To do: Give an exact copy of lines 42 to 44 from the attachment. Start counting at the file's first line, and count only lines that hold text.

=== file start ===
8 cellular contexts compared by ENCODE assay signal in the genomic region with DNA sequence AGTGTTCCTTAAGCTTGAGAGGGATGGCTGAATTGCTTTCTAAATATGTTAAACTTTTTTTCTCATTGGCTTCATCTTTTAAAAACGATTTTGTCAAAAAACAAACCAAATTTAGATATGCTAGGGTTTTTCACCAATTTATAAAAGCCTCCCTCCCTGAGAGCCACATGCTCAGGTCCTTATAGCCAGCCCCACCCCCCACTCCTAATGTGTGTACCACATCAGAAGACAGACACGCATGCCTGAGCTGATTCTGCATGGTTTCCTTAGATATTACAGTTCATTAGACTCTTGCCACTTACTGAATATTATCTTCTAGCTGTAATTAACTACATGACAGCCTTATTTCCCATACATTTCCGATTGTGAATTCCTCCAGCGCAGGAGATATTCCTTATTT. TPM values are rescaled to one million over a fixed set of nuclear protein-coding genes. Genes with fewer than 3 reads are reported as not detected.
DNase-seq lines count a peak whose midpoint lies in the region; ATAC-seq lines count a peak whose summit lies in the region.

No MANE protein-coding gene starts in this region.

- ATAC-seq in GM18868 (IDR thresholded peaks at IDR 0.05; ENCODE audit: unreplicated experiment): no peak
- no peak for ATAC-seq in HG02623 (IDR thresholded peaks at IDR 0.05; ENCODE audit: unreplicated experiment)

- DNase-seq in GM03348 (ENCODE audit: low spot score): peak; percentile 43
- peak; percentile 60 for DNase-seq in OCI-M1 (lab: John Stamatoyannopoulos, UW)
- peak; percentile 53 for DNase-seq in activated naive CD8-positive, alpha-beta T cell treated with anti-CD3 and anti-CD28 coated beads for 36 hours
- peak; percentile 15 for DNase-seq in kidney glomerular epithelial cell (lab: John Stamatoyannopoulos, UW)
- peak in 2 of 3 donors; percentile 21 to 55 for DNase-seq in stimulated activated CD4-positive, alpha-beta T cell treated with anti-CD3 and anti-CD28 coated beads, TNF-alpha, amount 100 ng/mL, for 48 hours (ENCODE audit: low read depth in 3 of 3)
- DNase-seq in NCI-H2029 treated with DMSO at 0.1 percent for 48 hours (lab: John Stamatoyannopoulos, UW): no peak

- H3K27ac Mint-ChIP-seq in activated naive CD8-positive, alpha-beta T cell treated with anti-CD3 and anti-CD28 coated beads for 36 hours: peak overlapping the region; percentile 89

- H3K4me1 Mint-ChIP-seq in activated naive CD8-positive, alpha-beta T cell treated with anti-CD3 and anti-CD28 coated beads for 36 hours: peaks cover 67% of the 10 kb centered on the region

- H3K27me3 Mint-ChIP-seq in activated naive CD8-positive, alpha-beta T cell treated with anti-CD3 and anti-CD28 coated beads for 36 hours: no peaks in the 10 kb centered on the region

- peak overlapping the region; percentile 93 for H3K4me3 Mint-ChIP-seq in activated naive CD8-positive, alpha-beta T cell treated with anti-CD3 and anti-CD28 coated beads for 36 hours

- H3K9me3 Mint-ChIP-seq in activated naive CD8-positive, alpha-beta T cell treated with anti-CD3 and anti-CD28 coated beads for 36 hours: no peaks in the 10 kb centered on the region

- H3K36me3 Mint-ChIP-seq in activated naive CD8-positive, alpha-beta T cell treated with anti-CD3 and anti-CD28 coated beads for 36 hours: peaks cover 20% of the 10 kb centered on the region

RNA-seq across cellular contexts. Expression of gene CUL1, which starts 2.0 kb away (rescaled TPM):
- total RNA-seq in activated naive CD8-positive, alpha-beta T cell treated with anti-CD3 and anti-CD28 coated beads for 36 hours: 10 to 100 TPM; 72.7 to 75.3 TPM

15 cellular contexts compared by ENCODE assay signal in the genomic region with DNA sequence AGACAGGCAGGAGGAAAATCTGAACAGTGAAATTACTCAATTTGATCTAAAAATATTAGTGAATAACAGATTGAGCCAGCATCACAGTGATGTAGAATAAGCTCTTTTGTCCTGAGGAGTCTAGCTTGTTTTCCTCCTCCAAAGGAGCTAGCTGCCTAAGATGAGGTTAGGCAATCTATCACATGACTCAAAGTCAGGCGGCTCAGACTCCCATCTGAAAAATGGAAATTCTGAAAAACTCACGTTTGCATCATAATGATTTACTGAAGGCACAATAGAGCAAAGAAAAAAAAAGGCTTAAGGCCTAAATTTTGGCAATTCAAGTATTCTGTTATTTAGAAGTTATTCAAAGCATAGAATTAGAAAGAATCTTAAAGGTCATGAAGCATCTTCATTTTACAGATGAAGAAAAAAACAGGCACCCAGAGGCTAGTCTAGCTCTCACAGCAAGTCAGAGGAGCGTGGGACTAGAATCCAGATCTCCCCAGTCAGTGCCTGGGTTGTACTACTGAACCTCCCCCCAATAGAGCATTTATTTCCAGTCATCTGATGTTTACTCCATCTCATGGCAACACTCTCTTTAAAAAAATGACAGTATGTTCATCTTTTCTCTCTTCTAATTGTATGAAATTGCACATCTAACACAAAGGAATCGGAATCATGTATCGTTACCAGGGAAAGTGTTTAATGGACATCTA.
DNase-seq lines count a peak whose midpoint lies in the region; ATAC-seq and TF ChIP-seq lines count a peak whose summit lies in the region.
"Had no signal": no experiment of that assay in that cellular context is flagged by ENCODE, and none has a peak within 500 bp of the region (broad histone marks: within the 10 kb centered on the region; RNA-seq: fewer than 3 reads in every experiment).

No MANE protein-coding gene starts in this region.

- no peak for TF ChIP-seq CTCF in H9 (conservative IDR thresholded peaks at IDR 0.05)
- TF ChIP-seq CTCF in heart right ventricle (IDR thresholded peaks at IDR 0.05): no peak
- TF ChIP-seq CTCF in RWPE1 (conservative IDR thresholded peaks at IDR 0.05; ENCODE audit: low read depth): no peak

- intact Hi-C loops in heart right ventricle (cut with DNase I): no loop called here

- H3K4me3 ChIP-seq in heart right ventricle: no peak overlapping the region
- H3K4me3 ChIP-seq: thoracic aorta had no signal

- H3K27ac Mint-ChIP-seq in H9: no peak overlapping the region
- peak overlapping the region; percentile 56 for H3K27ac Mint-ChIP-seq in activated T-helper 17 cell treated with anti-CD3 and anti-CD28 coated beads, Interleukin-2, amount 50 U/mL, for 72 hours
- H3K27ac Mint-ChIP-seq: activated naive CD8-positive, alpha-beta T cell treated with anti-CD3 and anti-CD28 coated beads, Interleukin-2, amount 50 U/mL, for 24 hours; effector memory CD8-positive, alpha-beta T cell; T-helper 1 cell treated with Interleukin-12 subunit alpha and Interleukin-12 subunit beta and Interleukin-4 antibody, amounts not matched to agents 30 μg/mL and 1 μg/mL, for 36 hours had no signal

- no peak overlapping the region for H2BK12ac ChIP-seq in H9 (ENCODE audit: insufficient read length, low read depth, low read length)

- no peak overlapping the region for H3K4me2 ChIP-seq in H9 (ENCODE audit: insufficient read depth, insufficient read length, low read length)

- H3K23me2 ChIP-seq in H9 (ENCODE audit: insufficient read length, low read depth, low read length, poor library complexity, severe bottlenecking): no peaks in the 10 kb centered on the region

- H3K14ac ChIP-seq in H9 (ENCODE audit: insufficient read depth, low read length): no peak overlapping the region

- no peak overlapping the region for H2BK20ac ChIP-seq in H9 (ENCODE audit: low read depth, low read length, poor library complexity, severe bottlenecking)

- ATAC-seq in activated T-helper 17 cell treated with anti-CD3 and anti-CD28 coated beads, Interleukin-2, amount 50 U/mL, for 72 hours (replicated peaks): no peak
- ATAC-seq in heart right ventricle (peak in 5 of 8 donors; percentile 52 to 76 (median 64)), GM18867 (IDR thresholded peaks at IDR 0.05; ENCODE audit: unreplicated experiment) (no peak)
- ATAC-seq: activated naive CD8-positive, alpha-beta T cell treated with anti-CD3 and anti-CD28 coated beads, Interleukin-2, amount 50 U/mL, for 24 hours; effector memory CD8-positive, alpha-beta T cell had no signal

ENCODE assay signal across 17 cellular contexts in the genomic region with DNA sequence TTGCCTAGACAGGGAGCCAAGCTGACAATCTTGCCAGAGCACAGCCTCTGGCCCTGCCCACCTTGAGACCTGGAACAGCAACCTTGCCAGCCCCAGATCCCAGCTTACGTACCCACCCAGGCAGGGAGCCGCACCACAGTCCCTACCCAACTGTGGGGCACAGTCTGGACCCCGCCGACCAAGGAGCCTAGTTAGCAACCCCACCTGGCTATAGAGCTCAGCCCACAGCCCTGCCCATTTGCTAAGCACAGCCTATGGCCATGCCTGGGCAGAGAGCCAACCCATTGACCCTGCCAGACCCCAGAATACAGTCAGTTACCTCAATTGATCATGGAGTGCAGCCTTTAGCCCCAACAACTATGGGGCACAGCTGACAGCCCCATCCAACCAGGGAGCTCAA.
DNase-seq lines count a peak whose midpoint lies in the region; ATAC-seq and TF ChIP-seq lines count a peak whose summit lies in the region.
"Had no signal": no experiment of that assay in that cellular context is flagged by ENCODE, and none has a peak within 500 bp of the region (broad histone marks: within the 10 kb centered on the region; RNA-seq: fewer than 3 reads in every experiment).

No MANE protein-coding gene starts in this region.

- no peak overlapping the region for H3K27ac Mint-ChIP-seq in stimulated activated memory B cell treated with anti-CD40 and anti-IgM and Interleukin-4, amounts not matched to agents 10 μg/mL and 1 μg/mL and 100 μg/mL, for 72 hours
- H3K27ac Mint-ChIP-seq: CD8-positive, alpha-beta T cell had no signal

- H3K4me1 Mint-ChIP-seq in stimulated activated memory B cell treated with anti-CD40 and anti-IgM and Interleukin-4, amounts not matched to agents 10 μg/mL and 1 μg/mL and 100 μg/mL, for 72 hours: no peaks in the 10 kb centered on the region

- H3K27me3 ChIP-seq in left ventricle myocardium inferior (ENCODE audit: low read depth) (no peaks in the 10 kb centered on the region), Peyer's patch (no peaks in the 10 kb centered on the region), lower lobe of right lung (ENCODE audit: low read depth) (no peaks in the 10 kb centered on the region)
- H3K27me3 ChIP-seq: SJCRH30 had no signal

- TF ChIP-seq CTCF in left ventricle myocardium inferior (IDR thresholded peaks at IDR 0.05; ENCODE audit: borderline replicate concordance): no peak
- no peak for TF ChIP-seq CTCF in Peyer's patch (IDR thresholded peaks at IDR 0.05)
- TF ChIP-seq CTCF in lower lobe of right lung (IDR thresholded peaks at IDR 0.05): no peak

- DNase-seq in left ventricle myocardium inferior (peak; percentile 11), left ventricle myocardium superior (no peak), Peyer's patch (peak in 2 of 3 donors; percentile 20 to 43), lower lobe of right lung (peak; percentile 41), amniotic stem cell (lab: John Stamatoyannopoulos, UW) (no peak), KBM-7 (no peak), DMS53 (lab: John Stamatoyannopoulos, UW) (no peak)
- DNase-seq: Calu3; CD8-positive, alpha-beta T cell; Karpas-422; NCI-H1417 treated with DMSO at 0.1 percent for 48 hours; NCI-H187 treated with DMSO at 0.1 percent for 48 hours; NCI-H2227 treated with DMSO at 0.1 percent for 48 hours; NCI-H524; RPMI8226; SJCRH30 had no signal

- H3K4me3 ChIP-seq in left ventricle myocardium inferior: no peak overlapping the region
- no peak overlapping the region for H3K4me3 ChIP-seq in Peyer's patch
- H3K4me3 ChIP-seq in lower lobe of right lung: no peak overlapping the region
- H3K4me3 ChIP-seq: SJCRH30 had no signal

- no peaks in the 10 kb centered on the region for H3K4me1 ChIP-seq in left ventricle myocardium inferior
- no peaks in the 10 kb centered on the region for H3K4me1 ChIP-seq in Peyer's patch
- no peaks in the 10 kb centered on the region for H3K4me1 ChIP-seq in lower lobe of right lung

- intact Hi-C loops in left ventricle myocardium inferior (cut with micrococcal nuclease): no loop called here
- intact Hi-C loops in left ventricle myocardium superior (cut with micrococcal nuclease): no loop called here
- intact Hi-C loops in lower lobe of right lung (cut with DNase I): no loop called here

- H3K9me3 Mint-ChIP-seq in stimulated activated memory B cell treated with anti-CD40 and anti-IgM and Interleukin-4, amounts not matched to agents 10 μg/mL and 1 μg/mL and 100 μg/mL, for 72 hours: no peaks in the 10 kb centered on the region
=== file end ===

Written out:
DNase-seq lines count a peak whose midpoint lies in the region; ATAC-seq and TF ChIP-seq lines count a peak whose summit lies in the region.
"Had no signal": no experiment of that assay in that cellular context is flagged by ENCODE, and none has a peak within 500 bp of the region (broad histone marks: within the 10 kb centered on the region; RNA-seq: fewer than 3 reads in every experiment).

No MANE protein-coding gene starts in this region.